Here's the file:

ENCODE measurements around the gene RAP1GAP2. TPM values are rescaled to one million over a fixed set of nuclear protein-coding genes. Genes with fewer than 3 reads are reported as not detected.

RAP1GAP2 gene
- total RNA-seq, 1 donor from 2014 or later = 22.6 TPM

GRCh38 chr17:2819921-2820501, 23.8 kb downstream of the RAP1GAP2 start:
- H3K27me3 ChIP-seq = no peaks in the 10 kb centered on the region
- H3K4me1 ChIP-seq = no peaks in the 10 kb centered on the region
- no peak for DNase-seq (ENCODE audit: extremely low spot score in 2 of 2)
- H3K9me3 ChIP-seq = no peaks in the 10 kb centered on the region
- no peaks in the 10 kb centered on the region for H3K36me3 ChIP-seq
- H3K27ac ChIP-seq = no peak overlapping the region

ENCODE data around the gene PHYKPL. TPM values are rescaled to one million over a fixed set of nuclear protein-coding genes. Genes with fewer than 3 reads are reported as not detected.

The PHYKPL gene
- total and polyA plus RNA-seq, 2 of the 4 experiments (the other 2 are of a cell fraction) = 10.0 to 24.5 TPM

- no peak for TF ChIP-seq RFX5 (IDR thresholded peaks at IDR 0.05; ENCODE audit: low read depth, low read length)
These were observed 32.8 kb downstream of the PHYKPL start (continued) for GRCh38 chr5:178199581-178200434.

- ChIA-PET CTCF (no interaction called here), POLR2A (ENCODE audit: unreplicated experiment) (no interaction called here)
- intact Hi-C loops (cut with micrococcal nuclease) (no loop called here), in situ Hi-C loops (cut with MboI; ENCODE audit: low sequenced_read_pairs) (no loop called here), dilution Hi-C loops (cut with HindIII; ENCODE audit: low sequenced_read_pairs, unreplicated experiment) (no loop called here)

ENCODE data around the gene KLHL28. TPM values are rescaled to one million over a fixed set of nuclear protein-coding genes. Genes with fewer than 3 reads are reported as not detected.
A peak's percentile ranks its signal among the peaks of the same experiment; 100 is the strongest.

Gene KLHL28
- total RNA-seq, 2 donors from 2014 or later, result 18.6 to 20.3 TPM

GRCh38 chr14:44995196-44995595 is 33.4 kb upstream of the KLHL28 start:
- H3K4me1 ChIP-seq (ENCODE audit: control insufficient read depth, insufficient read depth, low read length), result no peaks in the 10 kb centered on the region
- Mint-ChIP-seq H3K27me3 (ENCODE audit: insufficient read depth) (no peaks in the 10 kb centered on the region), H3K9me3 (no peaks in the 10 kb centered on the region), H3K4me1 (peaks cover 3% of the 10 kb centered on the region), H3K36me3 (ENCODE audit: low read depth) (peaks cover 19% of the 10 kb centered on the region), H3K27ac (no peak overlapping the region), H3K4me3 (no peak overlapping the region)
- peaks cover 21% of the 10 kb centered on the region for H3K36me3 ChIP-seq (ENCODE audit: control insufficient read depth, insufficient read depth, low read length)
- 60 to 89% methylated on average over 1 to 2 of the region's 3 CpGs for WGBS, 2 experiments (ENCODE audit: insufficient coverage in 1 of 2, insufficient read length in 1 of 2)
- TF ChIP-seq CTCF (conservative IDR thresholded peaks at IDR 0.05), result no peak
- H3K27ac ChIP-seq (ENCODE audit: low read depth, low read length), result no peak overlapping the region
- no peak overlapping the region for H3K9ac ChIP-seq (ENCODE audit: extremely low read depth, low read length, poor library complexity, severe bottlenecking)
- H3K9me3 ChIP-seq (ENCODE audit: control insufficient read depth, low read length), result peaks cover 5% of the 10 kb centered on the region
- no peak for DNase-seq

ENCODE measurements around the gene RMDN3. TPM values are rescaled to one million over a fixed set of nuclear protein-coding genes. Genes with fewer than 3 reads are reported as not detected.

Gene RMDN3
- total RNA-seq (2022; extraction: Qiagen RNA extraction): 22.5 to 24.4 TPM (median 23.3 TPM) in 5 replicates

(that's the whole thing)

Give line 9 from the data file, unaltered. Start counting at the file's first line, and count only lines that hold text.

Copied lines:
- no peaks in the 10 kb centered on the region for H3K36me3 ChIP-seq